For the first time, the entire crop of scented pinks currently being picked and posted out by Scilly Flowers has been grown in coconut fibre – a sustainable alternative to the peat bags previously used.
The company, which is based at Churchtown Farm on the tiny island of St Martin’s, has also invested in a temporary polytunnel system to provide additional shelter for the fragrant flowers that grow throughout the summer.
“The transition to sustainable coir has been a gradual one as we didn’t want to jeopardise quality,” said Zoe Julian who runs the business with her husband Ben. “The new tunnels have also proved really useful as they can just be rolled-up, removed and replaced whenever required to suit both the weather and the flowers. It’s the best of both worlds and the pinks have really benefited.”
Coir fibre is a natural fibre that is taken from the husk of coconuts. It’s a lot lighter and so less carbon hungry to transport and the tubs can be re-used year on year. Once the crop is over, the fibre is ploughed back into the soil and used for growing scented narcissi.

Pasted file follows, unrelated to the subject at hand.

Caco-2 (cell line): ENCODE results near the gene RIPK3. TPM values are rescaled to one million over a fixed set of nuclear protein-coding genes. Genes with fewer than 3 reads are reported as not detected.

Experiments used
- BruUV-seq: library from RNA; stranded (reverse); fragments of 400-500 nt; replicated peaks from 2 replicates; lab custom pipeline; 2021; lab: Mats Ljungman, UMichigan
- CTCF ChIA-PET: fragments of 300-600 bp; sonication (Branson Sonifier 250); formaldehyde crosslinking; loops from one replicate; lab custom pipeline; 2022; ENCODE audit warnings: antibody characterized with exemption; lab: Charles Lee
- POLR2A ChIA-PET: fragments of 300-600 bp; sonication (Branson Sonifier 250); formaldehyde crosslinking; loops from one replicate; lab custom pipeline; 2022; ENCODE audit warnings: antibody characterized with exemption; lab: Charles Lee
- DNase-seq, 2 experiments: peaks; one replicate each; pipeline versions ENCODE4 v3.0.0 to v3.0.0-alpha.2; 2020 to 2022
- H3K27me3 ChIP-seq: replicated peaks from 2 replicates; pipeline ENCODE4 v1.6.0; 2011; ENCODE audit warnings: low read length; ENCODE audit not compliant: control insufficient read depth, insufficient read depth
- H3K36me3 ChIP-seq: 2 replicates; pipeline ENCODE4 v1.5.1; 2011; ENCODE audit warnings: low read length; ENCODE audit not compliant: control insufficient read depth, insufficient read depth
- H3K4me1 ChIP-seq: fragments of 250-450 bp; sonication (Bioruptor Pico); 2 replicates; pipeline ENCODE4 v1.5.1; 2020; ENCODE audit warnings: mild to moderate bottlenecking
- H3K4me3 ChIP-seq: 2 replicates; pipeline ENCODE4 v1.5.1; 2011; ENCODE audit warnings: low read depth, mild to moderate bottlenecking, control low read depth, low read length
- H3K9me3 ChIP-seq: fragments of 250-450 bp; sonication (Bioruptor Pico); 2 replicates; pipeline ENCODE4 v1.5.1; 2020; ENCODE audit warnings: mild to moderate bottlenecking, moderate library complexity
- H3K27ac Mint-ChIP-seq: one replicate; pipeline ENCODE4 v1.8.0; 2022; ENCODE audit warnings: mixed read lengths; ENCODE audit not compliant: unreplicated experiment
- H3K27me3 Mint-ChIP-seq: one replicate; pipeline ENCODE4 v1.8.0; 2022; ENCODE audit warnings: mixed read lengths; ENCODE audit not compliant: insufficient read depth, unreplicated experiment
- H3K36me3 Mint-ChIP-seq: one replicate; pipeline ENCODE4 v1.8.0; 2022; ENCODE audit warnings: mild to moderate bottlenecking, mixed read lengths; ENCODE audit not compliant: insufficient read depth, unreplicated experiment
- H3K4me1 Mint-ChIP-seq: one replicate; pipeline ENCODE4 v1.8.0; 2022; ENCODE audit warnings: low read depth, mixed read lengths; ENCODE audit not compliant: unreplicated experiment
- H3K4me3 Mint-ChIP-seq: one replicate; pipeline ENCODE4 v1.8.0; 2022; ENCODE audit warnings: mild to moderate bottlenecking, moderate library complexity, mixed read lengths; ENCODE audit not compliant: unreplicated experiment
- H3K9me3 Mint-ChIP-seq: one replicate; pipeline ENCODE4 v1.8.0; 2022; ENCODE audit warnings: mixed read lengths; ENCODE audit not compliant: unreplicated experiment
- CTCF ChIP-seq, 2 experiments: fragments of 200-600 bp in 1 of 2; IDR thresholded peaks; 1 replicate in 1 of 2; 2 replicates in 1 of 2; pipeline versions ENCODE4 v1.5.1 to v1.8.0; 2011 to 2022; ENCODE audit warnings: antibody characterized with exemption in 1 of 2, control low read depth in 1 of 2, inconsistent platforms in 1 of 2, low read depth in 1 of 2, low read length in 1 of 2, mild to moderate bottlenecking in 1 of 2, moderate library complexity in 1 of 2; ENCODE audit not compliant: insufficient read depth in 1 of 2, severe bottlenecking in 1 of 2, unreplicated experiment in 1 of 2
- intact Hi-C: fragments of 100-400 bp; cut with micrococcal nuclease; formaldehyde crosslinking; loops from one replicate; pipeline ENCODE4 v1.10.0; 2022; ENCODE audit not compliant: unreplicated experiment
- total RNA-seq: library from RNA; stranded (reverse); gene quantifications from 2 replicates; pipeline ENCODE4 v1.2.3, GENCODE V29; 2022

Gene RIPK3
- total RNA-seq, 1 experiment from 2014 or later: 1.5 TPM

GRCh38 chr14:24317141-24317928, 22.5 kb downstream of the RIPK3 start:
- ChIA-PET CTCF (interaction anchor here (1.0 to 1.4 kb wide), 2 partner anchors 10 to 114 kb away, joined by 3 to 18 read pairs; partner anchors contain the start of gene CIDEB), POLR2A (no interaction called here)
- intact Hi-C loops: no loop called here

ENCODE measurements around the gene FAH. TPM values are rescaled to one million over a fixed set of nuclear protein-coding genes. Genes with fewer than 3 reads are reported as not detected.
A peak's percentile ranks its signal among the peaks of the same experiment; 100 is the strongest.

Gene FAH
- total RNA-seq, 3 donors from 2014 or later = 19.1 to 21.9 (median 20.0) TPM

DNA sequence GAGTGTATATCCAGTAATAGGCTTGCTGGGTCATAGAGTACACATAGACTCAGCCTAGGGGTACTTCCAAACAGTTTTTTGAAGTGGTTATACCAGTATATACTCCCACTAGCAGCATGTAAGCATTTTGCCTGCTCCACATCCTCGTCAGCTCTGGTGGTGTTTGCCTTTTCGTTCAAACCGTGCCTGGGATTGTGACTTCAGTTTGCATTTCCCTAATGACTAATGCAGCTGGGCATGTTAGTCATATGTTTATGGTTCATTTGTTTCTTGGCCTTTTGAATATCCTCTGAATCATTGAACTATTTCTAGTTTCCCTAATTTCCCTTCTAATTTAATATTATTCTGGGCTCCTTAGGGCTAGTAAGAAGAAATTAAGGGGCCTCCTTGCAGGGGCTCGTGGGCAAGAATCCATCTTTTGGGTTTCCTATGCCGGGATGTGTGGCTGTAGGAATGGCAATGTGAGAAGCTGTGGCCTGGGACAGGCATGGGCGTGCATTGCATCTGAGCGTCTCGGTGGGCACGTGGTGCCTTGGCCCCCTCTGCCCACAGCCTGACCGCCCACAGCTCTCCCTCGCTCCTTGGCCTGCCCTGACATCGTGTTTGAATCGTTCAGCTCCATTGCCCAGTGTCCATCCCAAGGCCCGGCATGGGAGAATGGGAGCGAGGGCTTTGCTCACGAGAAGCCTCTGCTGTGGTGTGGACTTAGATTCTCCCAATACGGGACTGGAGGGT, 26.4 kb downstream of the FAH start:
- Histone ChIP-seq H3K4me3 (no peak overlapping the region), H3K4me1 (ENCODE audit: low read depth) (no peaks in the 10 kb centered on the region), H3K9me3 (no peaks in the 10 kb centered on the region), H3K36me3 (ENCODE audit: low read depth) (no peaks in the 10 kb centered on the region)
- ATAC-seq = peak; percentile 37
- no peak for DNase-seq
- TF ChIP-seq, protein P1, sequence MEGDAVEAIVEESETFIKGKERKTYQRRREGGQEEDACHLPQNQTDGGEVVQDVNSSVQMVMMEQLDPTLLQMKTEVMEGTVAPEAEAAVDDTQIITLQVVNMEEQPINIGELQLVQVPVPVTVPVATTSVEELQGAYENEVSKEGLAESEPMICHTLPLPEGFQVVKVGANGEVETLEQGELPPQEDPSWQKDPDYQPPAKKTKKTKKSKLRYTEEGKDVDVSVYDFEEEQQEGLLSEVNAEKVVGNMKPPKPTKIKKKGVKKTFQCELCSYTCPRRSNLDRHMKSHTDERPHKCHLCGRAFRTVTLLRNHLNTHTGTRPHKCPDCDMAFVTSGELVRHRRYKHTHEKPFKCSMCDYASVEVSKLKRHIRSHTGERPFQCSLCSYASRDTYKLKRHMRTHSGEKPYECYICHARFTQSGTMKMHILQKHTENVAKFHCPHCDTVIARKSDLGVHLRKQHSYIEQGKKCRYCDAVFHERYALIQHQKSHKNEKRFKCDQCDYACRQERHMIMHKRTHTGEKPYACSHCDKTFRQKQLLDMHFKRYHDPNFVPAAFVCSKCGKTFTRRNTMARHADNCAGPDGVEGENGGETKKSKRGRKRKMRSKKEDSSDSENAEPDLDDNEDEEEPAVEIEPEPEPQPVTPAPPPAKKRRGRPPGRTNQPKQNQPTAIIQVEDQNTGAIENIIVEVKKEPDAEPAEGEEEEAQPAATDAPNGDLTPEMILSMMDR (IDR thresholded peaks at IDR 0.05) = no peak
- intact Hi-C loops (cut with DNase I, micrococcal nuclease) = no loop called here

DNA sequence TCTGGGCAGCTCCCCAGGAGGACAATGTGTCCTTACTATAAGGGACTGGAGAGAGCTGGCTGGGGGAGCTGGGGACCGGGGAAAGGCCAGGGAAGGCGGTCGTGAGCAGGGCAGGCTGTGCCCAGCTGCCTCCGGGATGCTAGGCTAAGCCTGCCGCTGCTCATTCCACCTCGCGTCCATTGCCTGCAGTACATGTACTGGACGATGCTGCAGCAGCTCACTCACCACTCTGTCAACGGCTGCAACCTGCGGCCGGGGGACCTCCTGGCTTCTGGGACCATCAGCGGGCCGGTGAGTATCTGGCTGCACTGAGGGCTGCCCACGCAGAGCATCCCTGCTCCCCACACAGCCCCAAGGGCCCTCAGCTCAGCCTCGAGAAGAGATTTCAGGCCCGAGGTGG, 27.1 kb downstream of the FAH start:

With pinks picking well underway, Churchtown Farm is a hive of activity.
“We may live on a small island with stunning views but there’s always a lot to do in the fields, packing shed and office,” said Zoe. “We’ve got eighteen staff here at the moment. As working environments go, I think they’d all agree Scilly is pretty hard to beat!”
Pinks from Scilly Flowers will be available until the autumn. For further information, visit www.scillyflowers.co.uk
Ends 8 June 2015
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